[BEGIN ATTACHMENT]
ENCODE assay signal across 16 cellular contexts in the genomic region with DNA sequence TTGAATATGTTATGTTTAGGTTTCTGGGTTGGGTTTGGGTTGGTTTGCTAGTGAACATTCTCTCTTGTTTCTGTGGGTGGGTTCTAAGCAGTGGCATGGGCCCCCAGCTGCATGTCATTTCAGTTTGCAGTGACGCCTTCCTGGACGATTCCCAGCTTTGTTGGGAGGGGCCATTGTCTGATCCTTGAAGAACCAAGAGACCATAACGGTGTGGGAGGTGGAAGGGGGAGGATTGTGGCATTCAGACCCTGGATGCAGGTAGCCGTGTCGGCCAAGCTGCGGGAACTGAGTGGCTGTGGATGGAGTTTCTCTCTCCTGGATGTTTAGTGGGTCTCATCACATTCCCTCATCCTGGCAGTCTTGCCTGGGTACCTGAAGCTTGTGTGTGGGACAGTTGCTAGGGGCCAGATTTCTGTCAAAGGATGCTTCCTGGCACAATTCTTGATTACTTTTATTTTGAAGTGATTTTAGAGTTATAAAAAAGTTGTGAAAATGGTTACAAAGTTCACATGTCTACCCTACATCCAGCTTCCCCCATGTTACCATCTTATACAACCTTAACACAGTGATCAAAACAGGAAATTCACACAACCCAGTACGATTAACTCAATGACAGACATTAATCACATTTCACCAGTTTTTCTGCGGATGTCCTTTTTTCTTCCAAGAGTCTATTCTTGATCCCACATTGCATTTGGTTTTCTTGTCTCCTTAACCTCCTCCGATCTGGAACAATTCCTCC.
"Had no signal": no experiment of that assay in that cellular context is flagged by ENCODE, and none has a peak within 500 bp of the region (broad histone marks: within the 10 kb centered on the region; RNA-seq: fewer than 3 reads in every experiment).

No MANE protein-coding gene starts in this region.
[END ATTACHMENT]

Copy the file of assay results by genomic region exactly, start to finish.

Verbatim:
ENCODE assay signal across 16 cellular contexts in the genomic region with DNA sequence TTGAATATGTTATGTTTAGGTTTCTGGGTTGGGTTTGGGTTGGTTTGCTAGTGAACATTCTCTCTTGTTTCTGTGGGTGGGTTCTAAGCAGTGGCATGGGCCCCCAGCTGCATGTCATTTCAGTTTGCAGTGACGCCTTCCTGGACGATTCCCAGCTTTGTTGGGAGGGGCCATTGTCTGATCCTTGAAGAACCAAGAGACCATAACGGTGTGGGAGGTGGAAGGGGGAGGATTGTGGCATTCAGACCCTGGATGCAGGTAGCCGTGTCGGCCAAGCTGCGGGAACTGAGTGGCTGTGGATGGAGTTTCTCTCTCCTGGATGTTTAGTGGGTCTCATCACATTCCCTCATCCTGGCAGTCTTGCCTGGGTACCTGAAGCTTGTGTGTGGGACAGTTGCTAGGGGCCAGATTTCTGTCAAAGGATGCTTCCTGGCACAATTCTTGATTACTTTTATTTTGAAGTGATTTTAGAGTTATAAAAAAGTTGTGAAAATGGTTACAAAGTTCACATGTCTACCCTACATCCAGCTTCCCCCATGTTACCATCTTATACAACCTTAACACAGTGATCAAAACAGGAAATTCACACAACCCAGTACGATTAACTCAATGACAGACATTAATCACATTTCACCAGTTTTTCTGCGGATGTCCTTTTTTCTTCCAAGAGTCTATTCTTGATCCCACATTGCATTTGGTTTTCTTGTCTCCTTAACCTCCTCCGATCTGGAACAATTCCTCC.
"Had no signal": no experiment of that assay in that cellular context is flagged by ENCODE, and none has a peak within 500 bp of the region (broad histone marks: within the 10 kb centered on the region; RNA-seq: fewer than 3 reads in every experiment).

No MANE protein-coding gene starts in this region.